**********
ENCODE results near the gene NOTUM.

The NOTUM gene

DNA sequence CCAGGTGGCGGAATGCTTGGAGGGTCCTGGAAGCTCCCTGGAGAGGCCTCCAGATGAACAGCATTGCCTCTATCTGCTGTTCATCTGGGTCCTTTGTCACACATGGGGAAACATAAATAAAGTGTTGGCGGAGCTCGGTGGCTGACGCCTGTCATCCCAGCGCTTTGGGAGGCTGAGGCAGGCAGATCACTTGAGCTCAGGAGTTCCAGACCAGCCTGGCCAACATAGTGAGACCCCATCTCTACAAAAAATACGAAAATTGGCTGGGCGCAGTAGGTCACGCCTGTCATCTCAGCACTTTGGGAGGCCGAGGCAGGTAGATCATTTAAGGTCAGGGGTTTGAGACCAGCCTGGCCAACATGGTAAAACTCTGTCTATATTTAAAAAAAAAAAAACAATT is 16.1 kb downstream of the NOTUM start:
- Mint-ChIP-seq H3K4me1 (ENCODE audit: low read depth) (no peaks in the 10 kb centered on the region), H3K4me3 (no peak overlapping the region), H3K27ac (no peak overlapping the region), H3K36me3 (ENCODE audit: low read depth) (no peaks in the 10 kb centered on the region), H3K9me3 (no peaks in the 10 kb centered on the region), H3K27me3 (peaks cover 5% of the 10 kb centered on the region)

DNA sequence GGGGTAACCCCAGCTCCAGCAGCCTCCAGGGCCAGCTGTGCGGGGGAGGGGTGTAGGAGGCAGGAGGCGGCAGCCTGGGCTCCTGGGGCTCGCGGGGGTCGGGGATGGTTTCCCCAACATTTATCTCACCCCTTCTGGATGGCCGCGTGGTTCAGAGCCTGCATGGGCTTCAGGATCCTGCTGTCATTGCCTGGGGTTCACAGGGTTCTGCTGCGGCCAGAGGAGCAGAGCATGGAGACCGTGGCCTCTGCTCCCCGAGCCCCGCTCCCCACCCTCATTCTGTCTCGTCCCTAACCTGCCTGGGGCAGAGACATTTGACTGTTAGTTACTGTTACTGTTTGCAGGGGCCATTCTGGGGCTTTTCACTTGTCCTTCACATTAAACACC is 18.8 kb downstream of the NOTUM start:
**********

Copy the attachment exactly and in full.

ENCODE results near the gene NOTUM.

The NOTUM gene

DNA sequence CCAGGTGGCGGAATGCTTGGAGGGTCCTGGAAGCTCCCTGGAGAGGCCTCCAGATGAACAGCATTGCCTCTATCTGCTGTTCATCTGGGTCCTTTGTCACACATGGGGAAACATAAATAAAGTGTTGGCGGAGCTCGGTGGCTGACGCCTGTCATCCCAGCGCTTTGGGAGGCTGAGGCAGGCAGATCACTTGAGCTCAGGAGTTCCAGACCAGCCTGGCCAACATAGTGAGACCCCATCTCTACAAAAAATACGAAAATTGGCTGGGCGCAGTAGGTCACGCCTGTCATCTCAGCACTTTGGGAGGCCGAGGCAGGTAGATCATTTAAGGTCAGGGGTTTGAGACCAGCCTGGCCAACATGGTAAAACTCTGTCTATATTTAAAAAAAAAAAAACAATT is 16.1 kb downstream of the NOTUM start:
- Mint-ChIP-seq H3K4me1 (ENCODE audit: low read depth) (no peaks in the 10 kb centered on the region), H3K4me3 (no peak overlapping the region), H3K27ac (no peak overlapping the region), H3K36me3 (ENCODE audit: low read depth) (no peaks in the 10 kb centered on the region), H3K9me3 (no peaks in the 10 kb centered on the region), H3K27me3 (peaks cover 5% of the 10 kb centered on the region)

DNA sequence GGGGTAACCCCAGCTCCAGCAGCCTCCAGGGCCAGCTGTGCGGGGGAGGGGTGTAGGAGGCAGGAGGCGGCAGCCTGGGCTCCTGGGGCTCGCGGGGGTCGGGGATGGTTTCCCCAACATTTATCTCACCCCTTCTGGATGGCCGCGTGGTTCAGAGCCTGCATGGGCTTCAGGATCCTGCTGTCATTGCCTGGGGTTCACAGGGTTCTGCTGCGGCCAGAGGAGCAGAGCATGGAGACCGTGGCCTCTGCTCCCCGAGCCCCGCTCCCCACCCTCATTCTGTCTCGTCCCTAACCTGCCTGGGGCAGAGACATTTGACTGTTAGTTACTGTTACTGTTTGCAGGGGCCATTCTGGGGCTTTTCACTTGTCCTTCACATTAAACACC is 18.8 kb downstream of the NOTUM start: